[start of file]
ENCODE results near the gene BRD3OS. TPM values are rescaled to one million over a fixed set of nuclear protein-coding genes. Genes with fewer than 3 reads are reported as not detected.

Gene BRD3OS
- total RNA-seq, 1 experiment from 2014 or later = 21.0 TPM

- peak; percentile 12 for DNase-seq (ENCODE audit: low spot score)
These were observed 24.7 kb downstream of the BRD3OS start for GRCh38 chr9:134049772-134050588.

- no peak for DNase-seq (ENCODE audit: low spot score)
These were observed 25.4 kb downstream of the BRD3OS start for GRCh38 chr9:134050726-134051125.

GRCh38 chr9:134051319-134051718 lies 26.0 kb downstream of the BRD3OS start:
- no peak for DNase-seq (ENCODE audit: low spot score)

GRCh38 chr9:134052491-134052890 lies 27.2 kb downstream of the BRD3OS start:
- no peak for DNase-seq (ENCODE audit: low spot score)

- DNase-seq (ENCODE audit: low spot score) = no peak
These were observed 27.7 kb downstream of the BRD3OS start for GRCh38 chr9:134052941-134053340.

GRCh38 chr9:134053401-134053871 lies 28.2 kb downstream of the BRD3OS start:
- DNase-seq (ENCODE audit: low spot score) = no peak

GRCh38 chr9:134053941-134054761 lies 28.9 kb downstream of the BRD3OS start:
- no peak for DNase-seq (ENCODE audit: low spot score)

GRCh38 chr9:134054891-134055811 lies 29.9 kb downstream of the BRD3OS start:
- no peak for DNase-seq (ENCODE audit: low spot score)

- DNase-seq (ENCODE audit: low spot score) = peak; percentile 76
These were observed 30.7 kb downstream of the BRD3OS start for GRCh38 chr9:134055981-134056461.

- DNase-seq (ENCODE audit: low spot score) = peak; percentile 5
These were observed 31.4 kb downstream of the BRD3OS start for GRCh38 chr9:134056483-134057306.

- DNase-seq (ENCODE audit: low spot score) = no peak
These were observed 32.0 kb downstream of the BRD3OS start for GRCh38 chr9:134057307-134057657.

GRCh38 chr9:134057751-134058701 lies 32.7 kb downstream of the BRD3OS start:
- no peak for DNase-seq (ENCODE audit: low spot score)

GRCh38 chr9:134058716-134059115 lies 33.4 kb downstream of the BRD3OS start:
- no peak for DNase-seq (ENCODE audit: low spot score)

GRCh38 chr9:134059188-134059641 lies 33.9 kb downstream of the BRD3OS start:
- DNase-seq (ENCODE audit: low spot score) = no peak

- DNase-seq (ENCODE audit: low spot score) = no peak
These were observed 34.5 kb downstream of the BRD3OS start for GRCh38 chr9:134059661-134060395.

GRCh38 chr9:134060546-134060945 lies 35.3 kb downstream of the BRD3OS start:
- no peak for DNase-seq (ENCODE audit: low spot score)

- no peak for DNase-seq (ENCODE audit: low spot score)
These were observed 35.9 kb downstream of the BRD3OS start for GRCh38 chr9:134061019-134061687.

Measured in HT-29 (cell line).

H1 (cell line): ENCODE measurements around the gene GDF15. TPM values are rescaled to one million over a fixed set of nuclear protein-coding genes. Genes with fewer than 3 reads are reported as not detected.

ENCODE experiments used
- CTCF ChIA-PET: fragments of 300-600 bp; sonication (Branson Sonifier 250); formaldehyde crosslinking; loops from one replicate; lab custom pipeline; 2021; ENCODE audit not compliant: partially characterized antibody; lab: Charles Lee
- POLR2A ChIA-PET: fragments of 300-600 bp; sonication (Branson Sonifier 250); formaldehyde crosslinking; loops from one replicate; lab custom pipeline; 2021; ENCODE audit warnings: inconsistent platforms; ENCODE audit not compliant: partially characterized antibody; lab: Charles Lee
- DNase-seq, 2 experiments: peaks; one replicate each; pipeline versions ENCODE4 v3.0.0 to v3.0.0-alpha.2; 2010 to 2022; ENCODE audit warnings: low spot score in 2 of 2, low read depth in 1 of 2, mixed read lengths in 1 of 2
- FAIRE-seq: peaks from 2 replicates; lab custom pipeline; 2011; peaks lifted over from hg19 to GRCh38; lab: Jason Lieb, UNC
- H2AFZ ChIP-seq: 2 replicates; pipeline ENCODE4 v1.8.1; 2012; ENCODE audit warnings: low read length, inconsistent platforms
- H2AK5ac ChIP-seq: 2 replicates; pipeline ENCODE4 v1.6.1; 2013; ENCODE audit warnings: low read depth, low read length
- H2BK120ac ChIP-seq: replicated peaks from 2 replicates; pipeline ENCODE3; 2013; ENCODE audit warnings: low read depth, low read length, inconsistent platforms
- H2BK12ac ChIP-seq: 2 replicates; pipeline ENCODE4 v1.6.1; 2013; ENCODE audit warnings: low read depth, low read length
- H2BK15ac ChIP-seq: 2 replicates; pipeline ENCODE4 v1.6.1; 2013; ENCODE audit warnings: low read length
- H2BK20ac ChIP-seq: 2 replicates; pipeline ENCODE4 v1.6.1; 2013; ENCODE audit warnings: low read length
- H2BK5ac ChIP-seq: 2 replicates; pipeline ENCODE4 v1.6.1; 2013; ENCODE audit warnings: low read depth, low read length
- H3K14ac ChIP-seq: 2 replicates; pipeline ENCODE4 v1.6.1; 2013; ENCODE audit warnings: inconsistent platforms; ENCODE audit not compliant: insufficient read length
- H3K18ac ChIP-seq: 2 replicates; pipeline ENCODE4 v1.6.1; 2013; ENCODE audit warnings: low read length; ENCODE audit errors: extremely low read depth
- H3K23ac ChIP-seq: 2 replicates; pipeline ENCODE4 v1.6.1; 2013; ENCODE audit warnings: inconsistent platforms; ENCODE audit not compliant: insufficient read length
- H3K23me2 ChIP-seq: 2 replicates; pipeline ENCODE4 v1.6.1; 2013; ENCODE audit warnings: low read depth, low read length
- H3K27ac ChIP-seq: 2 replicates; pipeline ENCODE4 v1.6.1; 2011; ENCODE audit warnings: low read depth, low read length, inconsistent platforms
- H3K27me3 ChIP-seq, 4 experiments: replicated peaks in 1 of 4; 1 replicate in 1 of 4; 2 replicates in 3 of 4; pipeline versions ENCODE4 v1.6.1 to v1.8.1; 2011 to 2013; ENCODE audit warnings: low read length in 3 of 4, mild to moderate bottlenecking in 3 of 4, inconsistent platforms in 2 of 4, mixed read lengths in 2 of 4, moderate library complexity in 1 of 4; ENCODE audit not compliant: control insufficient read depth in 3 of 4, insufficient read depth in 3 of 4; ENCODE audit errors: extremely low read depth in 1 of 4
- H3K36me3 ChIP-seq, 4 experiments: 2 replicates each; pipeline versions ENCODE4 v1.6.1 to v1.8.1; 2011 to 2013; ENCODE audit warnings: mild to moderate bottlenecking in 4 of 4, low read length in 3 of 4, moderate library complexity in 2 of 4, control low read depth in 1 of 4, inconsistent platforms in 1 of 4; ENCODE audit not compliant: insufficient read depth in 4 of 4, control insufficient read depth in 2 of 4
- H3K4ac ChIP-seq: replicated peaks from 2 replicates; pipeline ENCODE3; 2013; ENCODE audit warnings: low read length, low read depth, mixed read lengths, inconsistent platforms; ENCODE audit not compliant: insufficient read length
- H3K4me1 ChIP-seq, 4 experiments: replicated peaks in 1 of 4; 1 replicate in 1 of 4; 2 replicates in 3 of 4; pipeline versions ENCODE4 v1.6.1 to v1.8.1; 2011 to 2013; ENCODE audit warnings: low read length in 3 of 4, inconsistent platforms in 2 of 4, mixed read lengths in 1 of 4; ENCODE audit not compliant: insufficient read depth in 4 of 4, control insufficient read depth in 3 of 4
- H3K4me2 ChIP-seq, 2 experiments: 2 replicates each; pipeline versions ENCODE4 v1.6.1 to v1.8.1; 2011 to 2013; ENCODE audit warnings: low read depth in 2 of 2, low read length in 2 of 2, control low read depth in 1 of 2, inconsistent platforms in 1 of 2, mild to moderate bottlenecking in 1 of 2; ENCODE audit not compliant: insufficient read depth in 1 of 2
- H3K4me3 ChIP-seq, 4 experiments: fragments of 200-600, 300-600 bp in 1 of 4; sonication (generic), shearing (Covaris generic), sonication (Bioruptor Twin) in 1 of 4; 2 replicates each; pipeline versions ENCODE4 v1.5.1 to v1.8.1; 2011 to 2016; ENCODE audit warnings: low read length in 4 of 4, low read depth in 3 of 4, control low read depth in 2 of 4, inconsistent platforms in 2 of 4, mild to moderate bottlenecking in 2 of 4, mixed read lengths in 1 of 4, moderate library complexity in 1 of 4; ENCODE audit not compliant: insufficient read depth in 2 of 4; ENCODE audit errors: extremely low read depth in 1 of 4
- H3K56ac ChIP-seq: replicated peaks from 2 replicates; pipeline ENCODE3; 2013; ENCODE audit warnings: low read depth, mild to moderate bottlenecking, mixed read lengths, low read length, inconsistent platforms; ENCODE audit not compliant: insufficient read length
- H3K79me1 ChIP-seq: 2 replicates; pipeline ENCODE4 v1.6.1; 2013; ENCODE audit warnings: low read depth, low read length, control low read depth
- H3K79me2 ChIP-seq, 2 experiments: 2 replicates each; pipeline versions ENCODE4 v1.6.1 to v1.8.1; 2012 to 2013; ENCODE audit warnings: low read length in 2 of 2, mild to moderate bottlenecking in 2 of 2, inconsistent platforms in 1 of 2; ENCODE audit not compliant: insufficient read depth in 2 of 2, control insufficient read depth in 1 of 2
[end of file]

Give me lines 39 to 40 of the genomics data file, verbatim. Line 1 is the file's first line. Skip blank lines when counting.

H1 (cell line): ENCODE measurements around the gene GDF15. TPM values are rescaled to one million over a fixed set of nuclear protein-coding genes. Genes with fewer than 3 reads are reported as not detected.

ENCODE experiments used